While the Big Ten was certainly the deepest league in the entire country this past season, plenty of the top performers in the league aren't back from last year. The Big Ten will remain a strong conference, but how strong it will be in the national picture is yet to be seen. There was a terrific freshman class last year and many teams are bringing in strong recruiting classes with guys that will play right away.
But there are still those players that came off the bench last season that will surely have an increased role on their team a year from now. Now I don’t expect anyone on my list to be the next Thomas Robinson, but when given the chance all of the five players below will turn out to have nice careers and hopefully start seeing the floor more in 2012-2013.
Another senior and four-year starter graduated at last season’s end in Matt Gatens. Oglesby could get his chance at the starting shooting guard position this year for a resurgent Hawkeye program led by Fran McCaffery. If not, expect to see him play often off the bench. Oglesby played 18.7 minutes per contest, while averaging 6.4 points, 1.7 rebounds, and 1.2 assists last season.
Oglesby’s biggest asset is his ability to knock down three-pointers. He converted at least one three-pointer in 17 games last season and converted 37.2 percent of his attempts. Oglesby scored 24 points in a 103-89 loss at Indiana on Jan. 29 despite only playing 20 minutes. In that contest, he was 6-for-8 from downtown. Iowa returns five of their top seven players next season, including Oglesby who has yet to start a game during his collegiate career.
The redshirt sophomore from Chadron, Nebraska had an up and down freshman campaign. The highest point of Eliason’s season occurred during a three game stretch from Nov. 30-Dec. 6. Not only did the Gophers win all three games, including contests against Virginia Tech and USC, but Eliason was the starting center in all three games. Eliason grabbed 16 rebounds in 60 minutes during the first of those two starts, but lost his starting job when Ralph Sampson III returned from injury.
Fortunately for Eliason, Sampson III graduated and fellow center Maurice Walker has had an injured plagued two seasons in Minneapolis. This could all change if Trevor Mbakwe returns next season and Tubby Smith decides to play him at center, allowing Rodney Williams to play his natural power forward position. Regardless, Eliason has shown flashes of good things when he is given the opportunity despite only playing 15.1 minutes on average.
After sitting out the 2010-2011 season due to transfer regulations after playing only one season at Binghamton, Talley has been a steady scorer during his first season in Lincoln and stood out as Nebraska’s third leading scorer at 8.9 points. He only started one game and missed five to injury at the start of conference play.
Although Talley’s name is not announced during the starting lineups, he played 23.8 minutes and is always on the court at the end of the game because of his ability to score the basketball. For someone coming off the bench and producing so well and with only one returning starter next season, Talley will certainly be called upon to produce in 2012-13.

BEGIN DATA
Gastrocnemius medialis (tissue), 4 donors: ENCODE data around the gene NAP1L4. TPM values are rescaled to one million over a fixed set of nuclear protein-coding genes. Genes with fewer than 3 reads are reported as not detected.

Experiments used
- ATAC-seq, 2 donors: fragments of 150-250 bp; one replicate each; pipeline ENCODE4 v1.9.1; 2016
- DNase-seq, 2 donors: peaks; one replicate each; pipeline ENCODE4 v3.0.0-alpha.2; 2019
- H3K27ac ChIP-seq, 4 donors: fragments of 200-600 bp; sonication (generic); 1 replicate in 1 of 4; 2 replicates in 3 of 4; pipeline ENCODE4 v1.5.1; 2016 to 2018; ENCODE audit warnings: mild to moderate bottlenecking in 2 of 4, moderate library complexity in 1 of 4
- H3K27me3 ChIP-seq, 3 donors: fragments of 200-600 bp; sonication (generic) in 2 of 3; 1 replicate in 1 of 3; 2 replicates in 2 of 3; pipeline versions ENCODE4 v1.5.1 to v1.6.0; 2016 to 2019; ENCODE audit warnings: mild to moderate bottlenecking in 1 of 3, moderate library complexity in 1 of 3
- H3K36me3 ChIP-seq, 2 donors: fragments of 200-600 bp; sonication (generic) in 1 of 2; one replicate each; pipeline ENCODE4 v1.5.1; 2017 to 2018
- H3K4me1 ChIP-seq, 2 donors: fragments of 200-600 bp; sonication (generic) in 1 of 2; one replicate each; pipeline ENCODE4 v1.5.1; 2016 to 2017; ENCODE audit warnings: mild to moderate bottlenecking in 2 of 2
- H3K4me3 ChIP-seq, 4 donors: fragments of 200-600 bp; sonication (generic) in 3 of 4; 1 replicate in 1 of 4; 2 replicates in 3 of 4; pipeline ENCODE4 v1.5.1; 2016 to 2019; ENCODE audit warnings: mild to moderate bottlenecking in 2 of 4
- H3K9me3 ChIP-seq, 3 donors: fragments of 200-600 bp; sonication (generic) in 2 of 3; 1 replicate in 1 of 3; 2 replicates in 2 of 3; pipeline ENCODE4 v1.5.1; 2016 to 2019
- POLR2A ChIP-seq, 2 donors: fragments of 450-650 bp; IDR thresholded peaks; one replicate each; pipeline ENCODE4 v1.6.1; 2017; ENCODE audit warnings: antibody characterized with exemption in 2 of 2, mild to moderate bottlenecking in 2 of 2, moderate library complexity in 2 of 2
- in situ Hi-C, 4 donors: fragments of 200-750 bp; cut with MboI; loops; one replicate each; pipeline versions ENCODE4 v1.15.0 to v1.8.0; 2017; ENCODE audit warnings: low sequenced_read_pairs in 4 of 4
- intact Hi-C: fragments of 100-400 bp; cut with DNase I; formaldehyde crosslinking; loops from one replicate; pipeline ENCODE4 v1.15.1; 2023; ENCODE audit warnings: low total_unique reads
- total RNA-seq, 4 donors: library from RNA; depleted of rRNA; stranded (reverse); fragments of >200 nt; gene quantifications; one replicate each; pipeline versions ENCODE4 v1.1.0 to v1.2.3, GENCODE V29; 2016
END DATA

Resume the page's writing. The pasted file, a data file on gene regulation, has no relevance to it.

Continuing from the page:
Although 2.1 points, 1.1 rebounds, and 0.7 assists don’t sound like very impressive numbers, there is more to take into account when looking at a player’s statistics. Thompson, a freshman from Chicago, only played 10.6 minutes on one of the nation’s top teams. Like many other Chicago Public League players, Thompson was heavily recruited out of high school and was teammates with many current Division-I players during his time at Whitney Young.
Thompson’s minutes rose late in the season, after several games of only one minute of playing time during non-conference play. At 6-foot-7 and 190 pounds, Thompson could certainly add some muscle although he is a natural small forward. He shot over 49 percent on the season and could very well replace William Buford in next season’s starting five for the Buckeyes, if not play behind Lenzelle Smith Jr. and LaQuinton Ross at the wing positions.
As the team’s fourth leading scorer who plays 21.3 minutes per game including big minutes as the clock is winding down, it would seem like Brust is a starter. The Badgers only lose one starter at year’s end, that being point guard Jordan Taylor. Bo Ryan could decide to move Josh Gasser over to the point and insert Brust into the shooting guard role, if not for starting point guard George Marshall.
If so, Brust will certainly come off the bench again as a junior and produce just as well as he has this year. He has scored in double figures eight times last season, including a 25-point performance on 7-for-7 three-point shooting in a 62-51 win over UNLV. Brust hit on 38.9 percent of his long distance shots and 83.3 percent of his free throws. Most of his scoring comes from behind the arc.